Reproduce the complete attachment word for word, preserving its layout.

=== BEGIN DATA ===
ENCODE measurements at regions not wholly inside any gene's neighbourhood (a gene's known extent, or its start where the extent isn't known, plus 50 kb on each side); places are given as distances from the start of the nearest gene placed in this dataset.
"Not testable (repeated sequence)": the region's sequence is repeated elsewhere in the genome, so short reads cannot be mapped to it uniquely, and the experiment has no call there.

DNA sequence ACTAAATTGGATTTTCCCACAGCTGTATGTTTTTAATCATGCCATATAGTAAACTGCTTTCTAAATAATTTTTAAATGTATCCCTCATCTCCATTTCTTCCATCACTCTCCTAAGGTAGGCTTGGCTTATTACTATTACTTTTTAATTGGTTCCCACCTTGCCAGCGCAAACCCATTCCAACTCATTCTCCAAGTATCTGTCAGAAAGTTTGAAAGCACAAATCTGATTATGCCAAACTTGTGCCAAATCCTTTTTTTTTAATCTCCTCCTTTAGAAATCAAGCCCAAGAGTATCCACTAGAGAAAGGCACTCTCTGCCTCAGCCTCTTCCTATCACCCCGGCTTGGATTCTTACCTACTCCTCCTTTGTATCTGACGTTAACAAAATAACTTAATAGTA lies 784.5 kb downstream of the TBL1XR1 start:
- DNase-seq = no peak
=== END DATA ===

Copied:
ENCODE measurements at regions not wholly inside any gene's neighbourhood (a gene's known extent, or its start where the extent isn't known, plus 50 kb on each side); places are given as distances from the start of the nearest gene placed in this dataset.
"Not testable (repeated sequence)": the region's sequence is repeated elsewhere in the genome, so short reads cannot be mapped to it uniquely, and the experiment has no call there.

DNA sequence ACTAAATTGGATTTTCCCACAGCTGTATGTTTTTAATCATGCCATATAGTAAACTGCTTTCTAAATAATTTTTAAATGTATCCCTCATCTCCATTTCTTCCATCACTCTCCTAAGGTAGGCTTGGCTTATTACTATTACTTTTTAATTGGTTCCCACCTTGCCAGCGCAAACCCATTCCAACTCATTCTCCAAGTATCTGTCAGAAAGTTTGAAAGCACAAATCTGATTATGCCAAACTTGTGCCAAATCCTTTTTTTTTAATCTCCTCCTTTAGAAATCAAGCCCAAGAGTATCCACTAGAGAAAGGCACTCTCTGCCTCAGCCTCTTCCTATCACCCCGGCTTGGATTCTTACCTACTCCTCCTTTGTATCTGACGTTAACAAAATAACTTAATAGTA lies 784.5 kb downstream of the TBL1XR1 start:
- DNase-seq = no peak